Attractive investment opportunity

In my previous article I indicated that most investors in Namibia prefer conservative investments, which means they have a strong preference for more secure investments.  Most interest-generating investments falls into this category such as bank deposits, money market unit trust funds and treasury bills.

With interest rates as low as they currently are, many investors face difficulty mai​ntaining their standard of living or even just retaining the purchasing power of their investments.  We must remember that inflation in Namibia currently stands at 3.9% and 4.4% in South Africa. The rates of most interest-generating investments are lower than inflation, which means that the investor's capital stands to decrease in real terms each year. In such negative real interest rate circumstances such investors become poorer and poorer each year.  To make matters worse, interest rates do not appear to be rising rapidly. On the contrary, in South Africa, the private sector credit growth is negative for the second consecutive month – and with negative credit growth, there is almost no chance of interest rate increases.

I indicated last week that long-term government bonds currently offer good value relative to other interest-bearing instruments. Current rates of these products range from 5% on the short side up to almost 13% per year on the long side. Remember, this return is exempt from income tax for Namibian individual investors in terms of the current legislation. The other advantage of this investment is that the rate is fixed, so regardless of whether interest rates in the market decline again in the future, this rate at which the investor buys it is fixed, and the interest income the investor earns is unchanged.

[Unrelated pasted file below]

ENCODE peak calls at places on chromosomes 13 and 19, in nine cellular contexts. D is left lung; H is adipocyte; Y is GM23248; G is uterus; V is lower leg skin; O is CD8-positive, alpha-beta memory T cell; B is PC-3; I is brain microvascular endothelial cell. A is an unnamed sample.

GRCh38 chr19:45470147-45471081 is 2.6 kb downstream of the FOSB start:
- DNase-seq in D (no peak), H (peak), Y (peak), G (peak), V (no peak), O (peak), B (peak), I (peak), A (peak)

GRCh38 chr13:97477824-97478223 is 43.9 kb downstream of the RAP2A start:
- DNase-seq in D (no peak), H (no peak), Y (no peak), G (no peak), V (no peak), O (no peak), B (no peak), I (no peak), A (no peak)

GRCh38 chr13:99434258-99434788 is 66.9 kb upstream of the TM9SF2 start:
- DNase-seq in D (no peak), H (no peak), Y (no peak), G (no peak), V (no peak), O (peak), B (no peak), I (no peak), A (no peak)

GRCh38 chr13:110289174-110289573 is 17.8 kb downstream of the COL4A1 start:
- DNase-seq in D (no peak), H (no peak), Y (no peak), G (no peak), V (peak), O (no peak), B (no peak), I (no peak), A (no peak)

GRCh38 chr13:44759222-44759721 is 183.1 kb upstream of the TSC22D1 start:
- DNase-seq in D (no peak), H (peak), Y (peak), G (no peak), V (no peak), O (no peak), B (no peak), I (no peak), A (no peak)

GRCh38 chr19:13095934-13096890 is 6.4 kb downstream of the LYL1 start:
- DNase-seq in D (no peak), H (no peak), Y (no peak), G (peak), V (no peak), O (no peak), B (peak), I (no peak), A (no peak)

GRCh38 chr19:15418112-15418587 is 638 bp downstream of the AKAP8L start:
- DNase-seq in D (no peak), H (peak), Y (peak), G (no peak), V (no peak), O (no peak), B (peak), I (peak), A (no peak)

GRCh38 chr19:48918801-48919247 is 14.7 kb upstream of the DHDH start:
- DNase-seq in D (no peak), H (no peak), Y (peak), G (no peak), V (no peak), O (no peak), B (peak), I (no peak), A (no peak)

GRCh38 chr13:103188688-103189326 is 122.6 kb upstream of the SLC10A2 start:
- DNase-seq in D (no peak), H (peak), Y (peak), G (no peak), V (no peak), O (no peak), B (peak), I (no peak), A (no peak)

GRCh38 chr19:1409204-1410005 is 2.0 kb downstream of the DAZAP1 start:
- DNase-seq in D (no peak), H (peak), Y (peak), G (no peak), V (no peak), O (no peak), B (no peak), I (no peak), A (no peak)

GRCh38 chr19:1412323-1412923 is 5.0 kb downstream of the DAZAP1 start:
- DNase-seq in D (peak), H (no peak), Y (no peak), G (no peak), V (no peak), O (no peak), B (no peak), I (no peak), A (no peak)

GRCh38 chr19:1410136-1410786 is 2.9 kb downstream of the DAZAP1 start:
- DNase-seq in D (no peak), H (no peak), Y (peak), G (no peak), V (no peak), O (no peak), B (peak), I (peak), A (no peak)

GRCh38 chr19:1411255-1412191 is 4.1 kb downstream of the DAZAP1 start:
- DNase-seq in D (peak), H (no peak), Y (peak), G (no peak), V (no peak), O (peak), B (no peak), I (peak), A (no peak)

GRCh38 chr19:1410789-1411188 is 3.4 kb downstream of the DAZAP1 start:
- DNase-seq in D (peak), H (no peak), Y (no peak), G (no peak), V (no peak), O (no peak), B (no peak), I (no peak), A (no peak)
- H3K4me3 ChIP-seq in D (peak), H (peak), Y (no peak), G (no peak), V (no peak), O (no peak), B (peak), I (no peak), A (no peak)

However, one risk to investors with such a fixed rate investment is interest rate risk.  This is the risk that interest rates can unexpectedly rise significantly and which will reduce the return you earning relative to the market.  Should you then sell the fixed rated investment, you could make a capital loss.

This is perhaps where the other type of long-term bond is a safer option—one whose rate is directly linked to Namibia's inflation, namely an inflation-linked bond. The way it works is you as investor buys the bond at a margin above inflation, and as inflation rises, the bond's rate increases.  Also, as inflation drops, the bond's rate of return decreases. Your return on the product will always be that fixed margin above inflation – so you are assured of a real income.  And because we know that interest rates and inflation are moving together very closely, you can rest assured that the return will increase on your bond if interest rates rise.  And the margins above inflation at which investors can buy these bonds are currently very attractive – on the longer side, this margin is more than 7% above inflation, which means with the current inflation at 3.9%, the growth is around 11% per annum – again without tax playing a role.

To learn more about this, contact us in Windhoek at 2991950 or visit our website at